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My Father Would Say

Reference Mr. Paul Jones' BAM story, my Mother was also a WWII "BAM", stationed with my Father at MCAS El Toro with Air Base Group 2 performing depot level maintenance on F4Us. She made it quite clear to us as we grew up that BAM stood for Beautiful American Marine while my Father would take us on the side and say it stood for Broad Axled Marines. It wasn't until I entered Boot Camp that I learned that "axled" wasn't quite the correct word. Take note that hanging on the Brass WWII marker next to her gravestone is a F4U in all its glory.

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Moved To Heaven’s Gates

I am sorry for the lateness of this obit for WW2 Marine Robert Dowdy. I only found out about his passing recently myself when I had attempted to call him for New Years Day.

Cpl. Dowdy and I had met each other during a Veterans Day Parade back in 2012. The parade was hosted by American Legion Post 238 of Teague, Texas of which I was a member. I say that I was a member as now the post has disbanded recently.

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A WWII Vet

I just wanted to tell you all about the best thing I ever heard a man tell his ex-wife. This man was a WWII vet that was captured at the battle of the bulge and even though forty or so years seperated us, we struck up a friendship that was close to father and son. Well he and his ex- still owned a restaraunt together and Clyde and I would meet there every morning around six and drink coffee and just talk about whatever. Well one morning his ex- must have been in a bad mood because when she came in she walked up to the table and said why don't you two get to work and stop drinking my coffee. Well Clyde was an easy going man but he must have had enough of her crap. He looked up at her and calmly said "You know the Germans treated me better as a POW then you ever did in twenty years as a husband." Well that shut her up fast and she stormed away. I had to bite my lip to keep from busting my gut. Well, we continued to meet every morning before we went to work and she never bothered us again about drinking her coffee.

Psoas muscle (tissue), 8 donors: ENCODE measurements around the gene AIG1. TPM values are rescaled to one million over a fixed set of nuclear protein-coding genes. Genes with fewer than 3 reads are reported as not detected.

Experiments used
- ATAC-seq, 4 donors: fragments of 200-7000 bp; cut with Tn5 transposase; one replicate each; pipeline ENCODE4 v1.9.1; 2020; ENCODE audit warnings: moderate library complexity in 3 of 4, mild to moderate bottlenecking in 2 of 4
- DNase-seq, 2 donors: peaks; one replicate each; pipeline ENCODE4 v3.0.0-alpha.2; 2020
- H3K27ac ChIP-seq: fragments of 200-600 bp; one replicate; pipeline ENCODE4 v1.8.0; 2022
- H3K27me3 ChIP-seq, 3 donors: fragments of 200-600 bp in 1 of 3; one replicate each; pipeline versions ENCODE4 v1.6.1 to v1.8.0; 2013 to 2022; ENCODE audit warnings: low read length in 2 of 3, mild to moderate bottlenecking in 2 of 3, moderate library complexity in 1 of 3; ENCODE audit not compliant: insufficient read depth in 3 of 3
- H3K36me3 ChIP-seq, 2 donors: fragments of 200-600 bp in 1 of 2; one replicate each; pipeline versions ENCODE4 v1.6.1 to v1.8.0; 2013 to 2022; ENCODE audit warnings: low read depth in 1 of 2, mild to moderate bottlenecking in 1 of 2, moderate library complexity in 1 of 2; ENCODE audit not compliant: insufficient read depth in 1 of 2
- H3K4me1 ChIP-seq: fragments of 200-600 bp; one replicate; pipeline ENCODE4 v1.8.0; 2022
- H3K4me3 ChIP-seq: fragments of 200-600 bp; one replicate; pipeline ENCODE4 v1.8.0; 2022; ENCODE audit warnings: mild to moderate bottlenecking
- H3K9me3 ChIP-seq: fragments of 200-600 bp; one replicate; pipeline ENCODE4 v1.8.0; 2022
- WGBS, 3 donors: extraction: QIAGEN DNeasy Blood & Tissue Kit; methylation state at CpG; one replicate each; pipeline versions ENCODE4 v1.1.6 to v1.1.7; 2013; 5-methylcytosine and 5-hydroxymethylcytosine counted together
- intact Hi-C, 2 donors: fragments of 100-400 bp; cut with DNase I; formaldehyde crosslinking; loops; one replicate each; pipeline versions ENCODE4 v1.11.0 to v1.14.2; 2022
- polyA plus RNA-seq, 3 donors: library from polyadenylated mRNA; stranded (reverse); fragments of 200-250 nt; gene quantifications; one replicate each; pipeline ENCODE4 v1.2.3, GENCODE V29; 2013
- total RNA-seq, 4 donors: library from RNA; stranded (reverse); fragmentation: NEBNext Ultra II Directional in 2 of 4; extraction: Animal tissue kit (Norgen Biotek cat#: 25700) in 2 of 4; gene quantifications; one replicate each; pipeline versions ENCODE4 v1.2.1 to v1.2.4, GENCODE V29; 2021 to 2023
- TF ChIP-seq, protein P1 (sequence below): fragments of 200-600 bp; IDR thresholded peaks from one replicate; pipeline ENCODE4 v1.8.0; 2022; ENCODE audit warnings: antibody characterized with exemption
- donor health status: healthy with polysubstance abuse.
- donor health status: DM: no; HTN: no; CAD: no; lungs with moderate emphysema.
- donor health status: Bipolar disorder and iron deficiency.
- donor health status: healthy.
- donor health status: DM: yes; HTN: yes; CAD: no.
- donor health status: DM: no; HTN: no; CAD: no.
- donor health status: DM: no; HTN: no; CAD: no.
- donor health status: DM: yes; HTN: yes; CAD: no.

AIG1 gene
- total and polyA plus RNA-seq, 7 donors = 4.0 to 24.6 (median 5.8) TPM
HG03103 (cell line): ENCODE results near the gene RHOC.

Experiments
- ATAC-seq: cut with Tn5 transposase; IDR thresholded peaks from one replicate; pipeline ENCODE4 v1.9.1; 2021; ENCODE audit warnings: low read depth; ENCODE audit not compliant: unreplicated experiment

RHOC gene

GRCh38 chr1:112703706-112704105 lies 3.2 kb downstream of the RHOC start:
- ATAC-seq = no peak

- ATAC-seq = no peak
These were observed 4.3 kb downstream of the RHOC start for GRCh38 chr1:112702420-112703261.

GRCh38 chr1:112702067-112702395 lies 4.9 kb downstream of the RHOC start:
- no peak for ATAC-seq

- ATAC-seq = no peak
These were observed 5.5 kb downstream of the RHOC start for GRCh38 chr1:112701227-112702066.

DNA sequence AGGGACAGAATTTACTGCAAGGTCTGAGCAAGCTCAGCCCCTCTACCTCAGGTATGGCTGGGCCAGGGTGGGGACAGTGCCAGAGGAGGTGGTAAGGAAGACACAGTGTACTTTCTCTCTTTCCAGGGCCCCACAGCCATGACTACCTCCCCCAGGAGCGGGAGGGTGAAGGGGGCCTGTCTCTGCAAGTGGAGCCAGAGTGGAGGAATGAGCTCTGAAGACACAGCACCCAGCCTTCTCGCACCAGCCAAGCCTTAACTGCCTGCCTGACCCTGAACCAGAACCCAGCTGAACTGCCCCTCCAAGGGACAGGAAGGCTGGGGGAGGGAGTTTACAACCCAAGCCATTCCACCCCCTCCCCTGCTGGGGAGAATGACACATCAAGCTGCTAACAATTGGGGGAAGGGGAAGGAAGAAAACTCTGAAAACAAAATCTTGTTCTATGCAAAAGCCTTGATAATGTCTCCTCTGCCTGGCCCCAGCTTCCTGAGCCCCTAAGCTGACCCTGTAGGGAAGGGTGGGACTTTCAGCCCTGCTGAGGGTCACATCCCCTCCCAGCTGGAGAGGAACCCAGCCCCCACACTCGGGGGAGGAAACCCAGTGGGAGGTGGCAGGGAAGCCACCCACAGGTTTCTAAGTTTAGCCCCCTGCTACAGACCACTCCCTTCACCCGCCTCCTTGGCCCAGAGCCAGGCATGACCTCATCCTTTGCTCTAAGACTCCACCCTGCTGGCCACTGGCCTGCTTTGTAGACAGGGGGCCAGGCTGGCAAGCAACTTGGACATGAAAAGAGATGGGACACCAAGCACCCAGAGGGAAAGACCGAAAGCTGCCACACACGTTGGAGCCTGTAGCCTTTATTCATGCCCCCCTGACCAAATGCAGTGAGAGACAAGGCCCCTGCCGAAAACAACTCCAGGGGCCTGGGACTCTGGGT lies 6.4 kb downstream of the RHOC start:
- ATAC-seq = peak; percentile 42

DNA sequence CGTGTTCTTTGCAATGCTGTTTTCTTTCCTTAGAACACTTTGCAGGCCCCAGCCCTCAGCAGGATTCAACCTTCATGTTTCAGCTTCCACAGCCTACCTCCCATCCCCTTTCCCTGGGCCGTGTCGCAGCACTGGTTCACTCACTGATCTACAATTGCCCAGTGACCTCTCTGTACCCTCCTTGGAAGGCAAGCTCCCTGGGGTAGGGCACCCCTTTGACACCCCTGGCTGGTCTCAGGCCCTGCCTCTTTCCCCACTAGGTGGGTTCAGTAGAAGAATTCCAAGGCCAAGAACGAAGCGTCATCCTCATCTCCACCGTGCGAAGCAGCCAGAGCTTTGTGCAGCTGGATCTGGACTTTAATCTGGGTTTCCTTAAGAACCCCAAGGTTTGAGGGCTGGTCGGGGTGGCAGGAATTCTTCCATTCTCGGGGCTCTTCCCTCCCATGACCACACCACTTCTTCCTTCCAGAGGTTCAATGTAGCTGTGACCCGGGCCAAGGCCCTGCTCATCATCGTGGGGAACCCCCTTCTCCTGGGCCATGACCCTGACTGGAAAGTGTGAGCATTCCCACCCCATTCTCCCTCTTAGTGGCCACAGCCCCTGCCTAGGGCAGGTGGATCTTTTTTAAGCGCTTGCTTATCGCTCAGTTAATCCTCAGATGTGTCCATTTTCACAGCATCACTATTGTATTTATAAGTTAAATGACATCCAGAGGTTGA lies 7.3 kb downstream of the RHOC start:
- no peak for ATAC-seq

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Life Is Great

Seeing an article about a pith helmet brought back memories of my Platoon days – the loudest noise in the world was the DI hitting on your helmet with his swagger stick – Great days! I am a WWII & Korea Veteran MSGT. I now hold two records oldest living ever sky diver in Louisiana at 95 plus and oldest living sky diver in the U.S. Life is great!

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91 And Doing Quite Well

I met a 90 year old Marine vet who landed on Tarawa on the 2nd day, and after a short time he was hit and spent 11 months in the hospital. I really hit it off with him and his wife. I have been a scale model builder all my life. I made a diorama of an LVT landing on a beach with about 12 Marines around it. I built a base, painted it and my wife poured sand in there in layers spraying glue as she went to keep it down. I have attached 4 pictures of it. Do you think the guys that read the newsletter would find it interesting? Dave, the Marine is now 91 by the way and doing quite well. The story is about him and not my crazy model that I built with the help of my drill instructor (my wife that is).

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Out Of The Depths

Like so many stories surrounding World War II where fact is stranger than fiction, "Out of the Depths" is a terrifying firsthand account of the sinking of the USS Indianapolis and the Navy cover-up that led to the bizarre court-martial and eventual exoneration of its Captain. Marine survivor Edgar Harrell vividly describes the horrors of being plagued by sharks, hypothermia, severe dehydration and salt-water hallucinations, and the crew's heart wrenching struggle to survive the greatest catastrophe at sea in the history of the U.S. Navy – a truly riveting story of survival, political intrigue and faith in the providence of God.

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